2.4.3. Portia enters in a disguise as a man and talks to Shylock. She acts like she supports him, then gives a speech about why Shylock should give mercy. Shylock denies.

2.4.4. Portia tricks Shylock and points out laws. She explians how Shylock can only cut off a pound of flesh, and no blood or anything other than flesh. By law, if he takes any blood (etc.) he must be killed and he will lose his money.

2.4.5. Portia and Nerissa trick Bassanio in giving away his ring, which means that Portia no longer has to merry Bassanio, because he lost the ring he was supposed to keep.

2.5. 5.

2.5.1. Jessica and lorenzo meet Portia and Nerissa, asfter launcelot told them to meet his master

2.5.2. Jessica and Lorenzo talk about heir love

2.5.3. Portia and Nerrissa forgive Bassanio and Gratiano and give them new righs to keep track of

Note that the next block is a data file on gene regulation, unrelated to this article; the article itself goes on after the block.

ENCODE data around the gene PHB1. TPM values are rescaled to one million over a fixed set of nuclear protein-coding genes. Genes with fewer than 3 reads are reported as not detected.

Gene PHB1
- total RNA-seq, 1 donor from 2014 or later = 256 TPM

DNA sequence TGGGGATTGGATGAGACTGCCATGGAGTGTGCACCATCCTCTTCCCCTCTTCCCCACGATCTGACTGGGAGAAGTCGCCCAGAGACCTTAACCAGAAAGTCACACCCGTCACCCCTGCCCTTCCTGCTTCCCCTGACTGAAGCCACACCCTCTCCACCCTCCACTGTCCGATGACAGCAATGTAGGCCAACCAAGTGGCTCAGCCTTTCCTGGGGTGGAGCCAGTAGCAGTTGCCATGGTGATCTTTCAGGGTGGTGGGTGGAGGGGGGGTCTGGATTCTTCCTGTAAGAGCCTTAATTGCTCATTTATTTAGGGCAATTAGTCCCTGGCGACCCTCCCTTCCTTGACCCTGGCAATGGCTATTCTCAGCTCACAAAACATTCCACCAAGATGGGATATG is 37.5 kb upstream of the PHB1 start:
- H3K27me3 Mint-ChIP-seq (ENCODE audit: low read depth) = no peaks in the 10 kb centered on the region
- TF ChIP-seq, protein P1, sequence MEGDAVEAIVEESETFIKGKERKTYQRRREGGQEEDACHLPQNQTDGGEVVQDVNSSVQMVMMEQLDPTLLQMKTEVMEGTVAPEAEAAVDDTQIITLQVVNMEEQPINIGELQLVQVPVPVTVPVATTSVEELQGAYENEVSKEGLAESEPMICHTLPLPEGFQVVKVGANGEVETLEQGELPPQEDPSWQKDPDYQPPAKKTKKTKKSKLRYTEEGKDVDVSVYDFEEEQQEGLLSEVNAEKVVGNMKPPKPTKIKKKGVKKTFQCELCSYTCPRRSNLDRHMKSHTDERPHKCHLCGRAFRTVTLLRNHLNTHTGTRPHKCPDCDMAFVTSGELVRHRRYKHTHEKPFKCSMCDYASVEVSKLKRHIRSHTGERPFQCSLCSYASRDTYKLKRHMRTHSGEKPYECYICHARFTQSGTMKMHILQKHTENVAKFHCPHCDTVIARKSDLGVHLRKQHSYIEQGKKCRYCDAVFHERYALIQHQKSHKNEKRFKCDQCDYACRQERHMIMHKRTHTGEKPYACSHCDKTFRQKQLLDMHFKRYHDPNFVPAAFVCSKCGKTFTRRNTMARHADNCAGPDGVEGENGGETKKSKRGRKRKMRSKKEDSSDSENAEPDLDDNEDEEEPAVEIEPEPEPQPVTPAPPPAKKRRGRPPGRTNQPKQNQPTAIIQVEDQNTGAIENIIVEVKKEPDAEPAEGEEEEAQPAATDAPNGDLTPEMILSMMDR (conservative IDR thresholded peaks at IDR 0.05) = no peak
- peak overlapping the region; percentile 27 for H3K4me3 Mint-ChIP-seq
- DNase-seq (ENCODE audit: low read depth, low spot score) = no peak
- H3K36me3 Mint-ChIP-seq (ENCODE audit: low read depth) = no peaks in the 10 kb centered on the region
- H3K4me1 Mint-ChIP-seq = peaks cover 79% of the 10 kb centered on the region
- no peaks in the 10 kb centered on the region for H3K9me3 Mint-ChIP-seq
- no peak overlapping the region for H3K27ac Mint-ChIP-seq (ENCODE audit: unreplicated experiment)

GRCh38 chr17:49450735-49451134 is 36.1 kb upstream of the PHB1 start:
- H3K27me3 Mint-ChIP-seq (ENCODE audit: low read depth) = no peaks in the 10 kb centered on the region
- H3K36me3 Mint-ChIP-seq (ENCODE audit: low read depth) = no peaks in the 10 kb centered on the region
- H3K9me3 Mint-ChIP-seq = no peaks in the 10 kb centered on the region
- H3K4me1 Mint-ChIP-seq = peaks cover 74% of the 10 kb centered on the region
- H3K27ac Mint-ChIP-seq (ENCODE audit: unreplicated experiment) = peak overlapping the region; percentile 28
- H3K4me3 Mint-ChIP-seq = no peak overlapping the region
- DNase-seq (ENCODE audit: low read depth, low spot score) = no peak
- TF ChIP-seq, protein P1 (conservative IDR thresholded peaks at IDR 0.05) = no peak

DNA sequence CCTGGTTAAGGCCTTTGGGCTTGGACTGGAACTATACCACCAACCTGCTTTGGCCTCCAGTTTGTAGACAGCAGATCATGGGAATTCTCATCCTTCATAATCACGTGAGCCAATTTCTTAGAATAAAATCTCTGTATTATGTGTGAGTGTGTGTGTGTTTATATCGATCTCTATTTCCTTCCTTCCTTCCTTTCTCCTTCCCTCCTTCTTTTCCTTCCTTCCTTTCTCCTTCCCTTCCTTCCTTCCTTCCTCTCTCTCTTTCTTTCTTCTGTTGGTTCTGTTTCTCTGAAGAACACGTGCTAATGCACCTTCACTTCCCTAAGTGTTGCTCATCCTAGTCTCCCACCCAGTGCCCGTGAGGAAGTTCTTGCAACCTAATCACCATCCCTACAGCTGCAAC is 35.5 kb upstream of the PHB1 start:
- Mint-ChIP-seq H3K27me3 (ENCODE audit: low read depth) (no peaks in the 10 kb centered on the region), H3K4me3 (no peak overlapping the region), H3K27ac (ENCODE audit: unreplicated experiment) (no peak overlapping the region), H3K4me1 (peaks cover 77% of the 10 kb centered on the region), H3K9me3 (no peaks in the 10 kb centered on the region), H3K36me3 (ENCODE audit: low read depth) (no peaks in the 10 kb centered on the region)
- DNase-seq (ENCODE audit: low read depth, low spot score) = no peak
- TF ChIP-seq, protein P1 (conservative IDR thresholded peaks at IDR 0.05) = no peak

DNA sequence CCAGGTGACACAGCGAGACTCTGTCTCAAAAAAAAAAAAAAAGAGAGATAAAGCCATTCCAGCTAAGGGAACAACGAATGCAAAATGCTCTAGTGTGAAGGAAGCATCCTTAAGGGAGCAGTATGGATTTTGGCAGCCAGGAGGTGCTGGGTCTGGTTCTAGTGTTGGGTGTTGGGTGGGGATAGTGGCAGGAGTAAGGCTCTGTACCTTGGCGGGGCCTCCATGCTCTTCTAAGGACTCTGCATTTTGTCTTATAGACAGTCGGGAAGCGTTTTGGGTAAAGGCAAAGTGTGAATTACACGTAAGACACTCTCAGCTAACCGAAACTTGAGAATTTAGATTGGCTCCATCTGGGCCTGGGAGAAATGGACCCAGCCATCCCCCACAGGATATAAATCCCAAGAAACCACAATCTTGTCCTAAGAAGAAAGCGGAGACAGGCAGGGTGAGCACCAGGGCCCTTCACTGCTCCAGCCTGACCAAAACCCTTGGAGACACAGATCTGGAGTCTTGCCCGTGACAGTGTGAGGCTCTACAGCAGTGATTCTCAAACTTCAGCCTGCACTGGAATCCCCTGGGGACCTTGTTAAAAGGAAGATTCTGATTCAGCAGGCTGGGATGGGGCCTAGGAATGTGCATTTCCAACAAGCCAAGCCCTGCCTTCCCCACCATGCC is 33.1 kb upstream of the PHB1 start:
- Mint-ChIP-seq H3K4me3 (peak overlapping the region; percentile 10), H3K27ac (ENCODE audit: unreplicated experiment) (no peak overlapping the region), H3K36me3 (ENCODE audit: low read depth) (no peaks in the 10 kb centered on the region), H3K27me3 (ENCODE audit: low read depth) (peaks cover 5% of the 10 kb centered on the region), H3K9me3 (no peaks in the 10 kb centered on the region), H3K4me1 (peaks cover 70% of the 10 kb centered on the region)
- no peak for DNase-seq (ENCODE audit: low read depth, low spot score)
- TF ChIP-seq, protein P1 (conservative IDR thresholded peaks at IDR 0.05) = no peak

3. Characters

3.1. Character Names

3.1.1. Antonio

3.1.2. Salarino

3.1.3. Salanio

3.1.4. Bassiano

3.1.5. Lorenzo

3.1.6. Gratiano

3.1.7. Portia

3.1.8. Nerissa

3.1.9. Shylock

3.1.10. Duke

3.1.11. Lorenzo

3.1.12. Tubal

3.1.13. The Princes

3.1.14. Lancelot

3.1.15. Leonardo

3.1.16. Servants

3.1.17. Jessica

4. Vocabulary

4.1. Spurn'd

4.1.1. Reject with disdain or contempt; Reject

4.2. Notary

4.2.1. Witness

4.3. Hie

4.3.1. Go quickly; go

4.4. Livery

4.4.1. A uniform worn by a servant; uniform

4.5. Vailent

4.5.1. Possessing

4.6. Tenour

4.6.1. The subject of a metaphor

4.7. Bleat

4.7.1. To make a wavering cry; cry

4.8. Gaping

4.8.1. Wide open

4.9. Forfeiture

4.9.1. Losing or giving up something; sacrificing

4.10. Ducats

4.10.1. Gold coin currency in Europe; money

4.11. ague

4.11.1. An illness with fever and shivering; sickness

4.12. Edifice

4.12.1. A large building; buidling

4.13. Grandsire

4.13.1. A term for grandfather; grandfather

4.14. Conceit

4.14.1. Excessive pride in oneself; confident

4.15. Gudgeon

4.15.1. A small European freshwater fish; fish

4.16. Continuance

4.16.1. Remaining in operation; continuing

4.17. Uttermost

4.17.1. Most extreme

4.18. Presages

4.18.1. A sign that something bad will happen

4.19. Superfluity

4.19.1. A excessively large amount of something